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This article was published on February 4, 2016

Google Chrome will now save you from shady fake download buttons

Google Chrome will now save you from shady fake download buttons
Lauren Hockenson
Story by

Lauren Hockenson

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Lauren is a reporter for The Next Web, based in San Francisco. She covers the key players that make the tech ecosystem what it is right now. Lauren is a reporter for The Next Web, based in San Francisco. She covers the key players that make the tech ecosystem what it is right now. She also has a folder full of dog GIFs and uses them liberally on Twitter at @lhockenson.

Google announced today that its Safe Browsing service in Chrome now flags websites that use social engineering content like fake download buttons, fraudulent updates, and ads designed to mimic the branding on a page in an effort to spread malware.

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These types of social engineering ads can be common on certain websites and attempt to trick a user into — for example — installing a new update to Flash. Instead, the download is actually malicious software than can hide nefarious things like ransomware on the user’s computer.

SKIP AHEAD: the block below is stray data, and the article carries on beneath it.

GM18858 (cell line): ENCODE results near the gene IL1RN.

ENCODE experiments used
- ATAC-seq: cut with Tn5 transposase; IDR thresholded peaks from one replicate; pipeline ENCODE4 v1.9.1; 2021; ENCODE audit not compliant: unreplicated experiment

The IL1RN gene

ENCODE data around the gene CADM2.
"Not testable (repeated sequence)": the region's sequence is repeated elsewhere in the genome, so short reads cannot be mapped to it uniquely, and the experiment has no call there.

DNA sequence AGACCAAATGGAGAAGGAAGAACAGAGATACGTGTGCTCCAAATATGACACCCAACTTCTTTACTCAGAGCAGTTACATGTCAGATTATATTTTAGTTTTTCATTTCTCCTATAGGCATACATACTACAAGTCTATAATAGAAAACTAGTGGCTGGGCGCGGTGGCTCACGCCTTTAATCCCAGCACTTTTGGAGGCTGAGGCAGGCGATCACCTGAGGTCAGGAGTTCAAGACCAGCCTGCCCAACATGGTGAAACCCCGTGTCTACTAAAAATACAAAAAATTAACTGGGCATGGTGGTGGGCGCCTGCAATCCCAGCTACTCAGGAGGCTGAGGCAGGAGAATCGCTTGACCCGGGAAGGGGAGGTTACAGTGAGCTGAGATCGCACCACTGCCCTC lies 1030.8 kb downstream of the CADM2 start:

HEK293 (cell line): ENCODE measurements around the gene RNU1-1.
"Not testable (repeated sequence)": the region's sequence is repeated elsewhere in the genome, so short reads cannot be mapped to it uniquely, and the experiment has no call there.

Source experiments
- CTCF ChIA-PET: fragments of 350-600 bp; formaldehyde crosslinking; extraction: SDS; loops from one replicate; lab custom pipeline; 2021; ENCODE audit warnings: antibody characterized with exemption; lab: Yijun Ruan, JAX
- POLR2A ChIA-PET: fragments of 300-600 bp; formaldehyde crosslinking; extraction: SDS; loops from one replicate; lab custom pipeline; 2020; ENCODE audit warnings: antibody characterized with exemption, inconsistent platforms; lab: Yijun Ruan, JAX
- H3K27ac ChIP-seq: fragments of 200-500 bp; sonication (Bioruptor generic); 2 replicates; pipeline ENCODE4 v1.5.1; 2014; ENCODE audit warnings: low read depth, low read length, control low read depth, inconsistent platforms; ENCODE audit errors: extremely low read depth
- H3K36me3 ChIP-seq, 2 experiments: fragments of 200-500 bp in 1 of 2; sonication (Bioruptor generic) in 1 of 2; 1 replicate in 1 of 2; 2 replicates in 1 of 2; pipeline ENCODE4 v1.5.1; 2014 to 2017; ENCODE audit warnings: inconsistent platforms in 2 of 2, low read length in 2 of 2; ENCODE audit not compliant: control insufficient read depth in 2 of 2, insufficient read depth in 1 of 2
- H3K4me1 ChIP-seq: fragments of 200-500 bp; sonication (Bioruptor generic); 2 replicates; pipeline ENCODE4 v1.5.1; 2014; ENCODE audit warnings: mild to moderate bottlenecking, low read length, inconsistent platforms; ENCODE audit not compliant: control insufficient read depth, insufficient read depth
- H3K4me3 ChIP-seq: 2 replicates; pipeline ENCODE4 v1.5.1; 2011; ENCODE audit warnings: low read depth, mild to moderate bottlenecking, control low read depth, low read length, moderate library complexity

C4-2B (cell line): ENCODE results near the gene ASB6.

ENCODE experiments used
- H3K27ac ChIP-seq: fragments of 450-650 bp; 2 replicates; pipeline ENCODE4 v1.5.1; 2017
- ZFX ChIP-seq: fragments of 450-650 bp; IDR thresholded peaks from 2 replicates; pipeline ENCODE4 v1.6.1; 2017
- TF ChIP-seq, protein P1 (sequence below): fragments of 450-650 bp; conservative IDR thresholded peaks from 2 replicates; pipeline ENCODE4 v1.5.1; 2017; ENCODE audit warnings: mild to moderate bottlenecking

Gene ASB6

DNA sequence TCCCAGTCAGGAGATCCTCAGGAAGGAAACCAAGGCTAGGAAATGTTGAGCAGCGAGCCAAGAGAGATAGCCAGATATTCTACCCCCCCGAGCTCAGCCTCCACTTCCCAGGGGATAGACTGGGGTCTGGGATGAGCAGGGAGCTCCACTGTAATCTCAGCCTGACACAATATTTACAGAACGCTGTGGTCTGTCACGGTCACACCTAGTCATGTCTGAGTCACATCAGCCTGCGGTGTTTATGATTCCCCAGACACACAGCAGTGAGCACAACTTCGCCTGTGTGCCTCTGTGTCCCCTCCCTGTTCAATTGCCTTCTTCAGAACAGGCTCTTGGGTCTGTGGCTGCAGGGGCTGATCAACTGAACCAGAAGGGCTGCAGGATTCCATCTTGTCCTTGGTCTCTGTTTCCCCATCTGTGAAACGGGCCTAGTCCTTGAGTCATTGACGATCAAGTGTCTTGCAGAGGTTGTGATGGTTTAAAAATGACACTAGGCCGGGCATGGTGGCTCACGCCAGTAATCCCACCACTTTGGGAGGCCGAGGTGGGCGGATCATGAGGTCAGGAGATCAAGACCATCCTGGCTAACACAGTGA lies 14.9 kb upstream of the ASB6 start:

This change is a part of the company’s new social engineering policy, which was introduced in November. If Google identifies forms of social engineering on a website — say, a fake log-in screen designed to mimic your bank or a false update site — then the users will redirect to the Chrome warning page (or, as I like to call it, the red screen of death). From there, its up to the user to take the risk.

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It’s yet another step forward to help people on the Web avoid potentially harmful attacks from criminals online, and one that shows just how sophisticated browsers have become in identifying features on any given webpage.

For those who feel unfairly targeted by Google’s new changes, the company has offered a help page to fix the issue.

No More Deceptive Download Buttons [Google Online Security Blog]

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